Predicted changes of period of the controlled signal are determined by calculating the time difference (predicted phase) that would occur between the reference and controlled signals if they were brought into frequency lock at the maximum amount of change of period per cycle. This time difference would, for example, correspond to the amount of time between the positive zero crossings or the leading edges of the two signals. A calculation is then made of the amount of the change of period of at least the next cycle of the controlled signal that would be required to cause the time difference (predicted phase) to be zero if subsequent changes in period at each cycle of the controlled signal were carried out at the maximum rate. The period of the next cycle of the controlled signal is then changed by the predicted amount (if that amount is less than or equal to the maximum change constraint, and if greater, at the maximum amount), and the process is repeated until phase and frequency lock are obtained, with the changes between cycles generally occurring at the maximum allowed rate. In a discrete system, changes in period can only occur discretely, once per cycle, and thus when the period difference becomes less than the maximum rate, a cycle or two of the controlled signal may be changed at substantially less than the maximum rate to reach phase and frequency lock.

A derivation of the CPU processing steps for carrying out the present invention is given below. For convenience, each of the variables is provided with two notations, a short notation which is used in the various algebraic expressions that are derived, and an expanded notation more descriptive of the purpose of each variable and more suited to use in programming the processor 54.

______________________________________Defined Variables:ExtPeriod .tbd. Ep =         Number of counts between external         events/interrupts (e.g., positive zero         crossing of the signal R). A count-up         timer measures clock counts between         events.Phase .tbd. P =         Number of timer counts of a count-up         timer between external events (e.g.,         positive zero crossing of signal R) and         CPU events (e.g., positive zero         crossings of signal C).Po =     Initial phase P in timer counts (i.e.,         a measure of time).CPUPeriod .tbd. Cp =         CPU period reference. A count-down         timer is loaded with this value.         Higher counts correspond to lower         frequencies. This represents the         period of the controlled signal C.MaxSlew .tbd. Ms =         Maximum rate at which Cp may change.         This is the maximum count (a measure         of an amount of time) that may be         subtracted from or added to Cp in one         cycle (e.g., at each time the count-         down timer for Cp goes to zero).Calculated Variables:PeriodDiff .tbd. PD =         Magnitude of difference between         ExtPeriod and CPUPeriod measured in         timer counts. I.e.,         PD = | Ep - Cp |FreqDir .tbd. DF =         Direction in which to slew.         If Ep > Cp, then DF = +1         If Ep ≦ Cp, then DF = -1FreqLockTime .tbd. LT =         Minimum time to achieve frequency         lock. LT = PD /Ms         This is the minimum number of cycles         in which frequency lock could         be obtained.FLTInt .tbd. LTI =         Integer part of LT.FLTRem .tbd. LTR =         Remainder         I.e. , LT = LTI + LTR /MsPeriodSlew .tbd. Psl =         Number of counts to add to or subtract         from Cp to obtain frequency lock only.         Psl  = DF  PD if Psl < Ms,         otherwise Psl = Ms.PhaseAccum .tbd. PA =         Total phase shift of CPU reference C         that would occur compared to line         reference R if Cp were changed by Ms         every cycle to achieve frequency lock.______________________________________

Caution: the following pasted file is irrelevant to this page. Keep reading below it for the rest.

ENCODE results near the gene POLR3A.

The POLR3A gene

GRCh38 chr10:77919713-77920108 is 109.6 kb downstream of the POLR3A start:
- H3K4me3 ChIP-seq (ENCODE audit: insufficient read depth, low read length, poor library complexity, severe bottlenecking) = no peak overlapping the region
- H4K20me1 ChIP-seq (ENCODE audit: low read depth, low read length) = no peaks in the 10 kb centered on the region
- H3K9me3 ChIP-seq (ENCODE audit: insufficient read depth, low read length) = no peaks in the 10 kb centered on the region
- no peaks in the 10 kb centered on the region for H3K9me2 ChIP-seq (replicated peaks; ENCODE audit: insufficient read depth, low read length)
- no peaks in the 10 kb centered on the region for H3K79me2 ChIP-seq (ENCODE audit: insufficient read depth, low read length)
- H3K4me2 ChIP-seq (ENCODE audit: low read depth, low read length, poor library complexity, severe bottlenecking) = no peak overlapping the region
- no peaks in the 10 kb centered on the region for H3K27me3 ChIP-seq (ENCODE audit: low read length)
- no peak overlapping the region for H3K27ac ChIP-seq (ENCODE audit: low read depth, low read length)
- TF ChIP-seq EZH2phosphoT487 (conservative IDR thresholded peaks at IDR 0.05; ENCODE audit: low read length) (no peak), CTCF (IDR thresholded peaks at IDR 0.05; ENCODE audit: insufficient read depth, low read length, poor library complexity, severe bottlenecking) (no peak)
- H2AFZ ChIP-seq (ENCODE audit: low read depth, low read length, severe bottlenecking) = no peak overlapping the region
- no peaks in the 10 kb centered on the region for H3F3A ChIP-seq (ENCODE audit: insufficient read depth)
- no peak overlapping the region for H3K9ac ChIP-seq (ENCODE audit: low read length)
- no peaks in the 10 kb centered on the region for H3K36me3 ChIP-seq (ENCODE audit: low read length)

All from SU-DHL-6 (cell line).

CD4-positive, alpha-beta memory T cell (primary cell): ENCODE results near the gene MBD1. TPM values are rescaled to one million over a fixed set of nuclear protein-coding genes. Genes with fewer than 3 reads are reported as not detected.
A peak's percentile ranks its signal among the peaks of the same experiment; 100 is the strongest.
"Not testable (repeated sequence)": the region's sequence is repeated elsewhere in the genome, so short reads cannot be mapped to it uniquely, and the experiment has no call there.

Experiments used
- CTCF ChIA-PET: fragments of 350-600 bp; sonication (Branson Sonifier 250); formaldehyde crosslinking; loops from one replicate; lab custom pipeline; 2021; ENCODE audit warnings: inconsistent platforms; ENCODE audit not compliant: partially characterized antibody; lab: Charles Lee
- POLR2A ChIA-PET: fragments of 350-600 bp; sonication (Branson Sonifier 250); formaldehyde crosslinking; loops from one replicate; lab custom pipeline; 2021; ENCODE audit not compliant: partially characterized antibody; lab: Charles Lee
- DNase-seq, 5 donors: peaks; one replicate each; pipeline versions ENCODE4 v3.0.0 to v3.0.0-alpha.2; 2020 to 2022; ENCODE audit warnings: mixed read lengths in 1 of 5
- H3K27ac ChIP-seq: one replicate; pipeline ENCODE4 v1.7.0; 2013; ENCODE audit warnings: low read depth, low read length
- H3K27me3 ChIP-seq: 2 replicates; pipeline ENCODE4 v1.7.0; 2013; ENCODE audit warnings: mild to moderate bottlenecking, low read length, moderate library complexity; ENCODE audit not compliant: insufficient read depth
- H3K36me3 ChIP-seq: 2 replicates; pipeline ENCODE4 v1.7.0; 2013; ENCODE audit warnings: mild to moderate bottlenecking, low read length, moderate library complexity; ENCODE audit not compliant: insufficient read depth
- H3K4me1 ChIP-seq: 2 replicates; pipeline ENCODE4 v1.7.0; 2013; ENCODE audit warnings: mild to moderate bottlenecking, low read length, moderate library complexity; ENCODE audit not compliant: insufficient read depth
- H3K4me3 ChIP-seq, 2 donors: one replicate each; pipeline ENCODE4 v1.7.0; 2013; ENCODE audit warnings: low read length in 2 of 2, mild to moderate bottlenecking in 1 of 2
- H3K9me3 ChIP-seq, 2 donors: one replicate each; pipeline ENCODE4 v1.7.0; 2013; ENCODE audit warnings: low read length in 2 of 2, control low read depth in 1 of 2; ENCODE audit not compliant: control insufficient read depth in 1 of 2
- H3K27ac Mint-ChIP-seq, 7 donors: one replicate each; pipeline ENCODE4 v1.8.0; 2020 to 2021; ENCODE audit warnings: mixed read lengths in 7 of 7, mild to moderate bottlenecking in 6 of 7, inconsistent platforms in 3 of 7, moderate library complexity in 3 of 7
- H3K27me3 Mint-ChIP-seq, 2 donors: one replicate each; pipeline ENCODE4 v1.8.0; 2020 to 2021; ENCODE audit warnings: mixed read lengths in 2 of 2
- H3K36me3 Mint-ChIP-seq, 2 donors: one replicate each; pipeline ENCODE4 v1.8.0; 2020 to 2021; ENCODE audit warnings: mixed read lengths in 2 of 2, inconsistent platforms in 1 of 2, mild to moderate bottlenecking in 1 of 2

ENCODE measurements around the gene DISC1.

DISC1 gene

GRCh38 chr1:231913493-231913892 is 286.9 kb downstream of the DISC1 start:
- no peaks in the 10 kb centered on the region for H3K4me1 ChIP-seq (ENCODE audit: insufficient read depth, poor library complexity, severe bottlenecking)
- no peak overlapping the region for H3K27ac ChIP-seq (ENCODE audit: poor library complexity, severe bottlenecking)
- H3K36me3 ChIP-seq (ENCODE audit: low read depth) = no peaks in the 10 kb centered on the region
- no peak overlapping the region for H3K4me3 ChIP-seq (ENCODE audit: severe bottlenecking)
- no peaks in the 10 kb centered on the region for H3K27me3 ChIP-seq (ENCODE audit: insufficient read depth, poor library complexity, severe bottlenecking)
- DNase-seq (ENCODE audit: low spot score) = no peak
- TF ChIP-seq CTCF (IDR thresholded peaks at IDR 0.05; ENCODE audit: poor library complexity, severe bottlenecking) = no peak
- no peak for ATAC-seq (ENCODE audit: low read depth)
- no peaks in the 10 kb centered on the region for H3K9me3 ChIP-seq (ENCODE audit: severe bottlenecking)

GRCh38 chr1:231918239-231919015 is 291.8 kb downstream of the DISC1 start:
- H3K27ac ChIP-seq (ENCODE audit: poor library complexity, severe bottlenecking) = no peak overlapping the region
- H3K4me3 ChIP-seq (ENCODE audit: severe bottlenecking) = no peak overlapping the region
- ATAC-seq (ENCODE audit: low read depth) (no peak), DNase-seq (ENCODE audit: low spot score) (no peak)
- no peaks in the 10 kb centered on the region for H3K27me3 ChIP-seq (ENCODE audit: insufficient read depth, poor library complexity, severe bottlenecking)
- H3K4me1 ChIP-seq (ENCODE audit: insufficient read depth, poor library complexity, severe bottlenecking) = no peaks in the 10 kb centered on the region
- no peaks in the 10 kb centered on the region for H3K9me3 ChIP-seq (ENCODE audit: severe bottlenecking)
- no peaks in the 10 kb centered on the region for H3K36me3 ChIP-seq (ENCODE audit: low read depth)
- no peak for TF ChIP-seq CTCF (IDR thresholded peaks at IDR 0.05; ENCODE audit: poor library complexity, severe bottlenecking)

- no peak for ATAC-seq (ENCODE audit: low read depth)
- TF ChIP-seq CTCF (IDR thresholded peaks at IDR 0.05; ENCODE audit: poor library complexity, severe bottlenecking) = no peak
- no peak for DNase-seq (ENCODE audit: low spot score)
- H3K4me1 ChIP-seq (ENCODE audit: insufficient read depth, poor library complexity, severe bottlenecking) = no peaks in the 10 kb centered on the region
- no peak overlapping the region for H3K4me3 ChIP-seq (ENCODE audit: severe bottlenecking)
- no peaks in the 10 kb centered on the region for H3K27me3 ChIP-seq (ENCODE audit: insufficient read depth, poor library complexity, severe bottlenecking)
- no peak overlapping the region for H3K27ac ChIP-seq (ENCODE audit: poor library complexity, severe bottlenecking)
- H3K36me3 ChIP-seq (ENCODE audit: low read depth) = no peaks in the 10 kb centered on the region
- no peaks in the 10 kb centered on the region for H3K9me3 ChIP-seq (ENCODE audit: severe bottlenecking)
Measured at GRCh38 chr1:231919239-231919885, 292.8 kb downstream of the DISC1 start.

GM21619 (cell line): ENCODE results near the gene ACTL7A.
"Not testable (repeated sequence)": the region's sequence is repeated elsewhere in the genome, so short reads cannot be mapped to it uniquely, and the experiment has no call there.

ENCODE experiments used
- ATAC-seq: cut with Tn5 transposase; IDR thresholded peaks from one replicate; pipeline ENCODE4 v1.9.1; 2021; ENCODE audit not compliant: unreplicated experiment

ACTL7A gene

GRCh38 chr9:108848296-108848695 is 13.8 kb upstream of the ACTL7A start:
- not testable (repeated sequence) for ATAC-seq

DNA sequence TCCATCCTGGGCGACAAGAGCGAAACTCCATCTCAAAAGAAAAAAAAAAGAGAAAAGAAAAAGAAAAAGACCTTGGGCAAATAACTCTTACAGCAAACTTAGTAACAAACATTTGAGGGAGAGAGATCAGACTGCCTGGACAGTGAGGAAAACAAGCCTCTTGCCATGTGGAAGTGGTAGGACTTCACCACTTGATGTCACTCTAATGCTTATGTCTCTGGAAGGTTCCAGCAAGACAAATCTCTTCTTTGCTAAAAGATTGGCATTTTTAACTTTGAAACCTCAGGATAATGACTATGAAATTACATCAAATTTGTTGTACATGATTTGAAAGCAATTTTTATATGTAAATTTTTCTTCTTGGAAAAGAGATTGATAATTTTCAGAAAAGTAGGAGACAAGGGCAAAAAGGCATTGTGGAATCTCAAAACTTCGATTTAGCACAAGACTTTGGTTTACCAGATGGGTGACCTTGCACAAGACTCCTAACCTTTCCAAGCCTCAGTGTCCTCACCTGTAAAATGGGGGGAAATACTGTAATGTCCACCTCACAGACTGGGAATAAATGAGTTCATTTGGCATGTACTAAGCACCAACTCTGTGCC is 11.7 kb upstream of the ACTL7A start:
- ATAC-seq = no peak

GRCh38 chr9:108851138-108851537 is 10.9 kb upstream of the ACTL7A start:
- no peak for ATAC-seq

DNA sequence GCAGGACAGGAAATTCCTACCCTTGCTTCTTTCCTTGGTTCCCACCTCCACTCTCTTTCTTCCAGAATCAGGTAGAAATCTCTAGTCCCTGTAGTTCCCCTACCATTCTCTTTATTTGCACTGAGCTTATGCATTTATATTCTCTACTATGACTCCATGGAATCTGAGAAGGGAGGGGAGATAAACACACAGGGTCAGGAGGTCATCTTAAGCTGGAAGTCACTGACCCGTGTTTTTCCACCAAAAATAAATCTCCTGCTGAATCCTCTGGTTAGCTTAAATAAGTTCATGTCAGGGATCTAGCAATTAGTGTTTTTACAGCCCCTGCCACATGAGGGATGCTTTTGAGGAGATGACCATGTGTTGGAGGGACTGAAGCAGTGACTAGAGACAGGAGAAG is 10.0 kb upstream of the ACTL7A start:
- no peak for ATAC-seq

PA may be determined assuming an initial value of PD. If PD is reduced by MS every cycle until PD is zero, the total PA introduced between the signals is: ##EQU1## This formula (ignoring LTR) can be reduced to:

PA =-DF [PD (LTI +1)-MS (LTI +1)LTI /2]

where DF detemines the direction of PA.

An equivalent alternative formula is:

PA =-DF [MS (LTI +1)LTI /2+LTR (LTI +1)]

PredictPhase≡PP =The predicted phase (in number of counts) between the reference signal R and the controlled signal C if frequency lock were to occur at the maximum allowable slew rate, without regard to phase lock.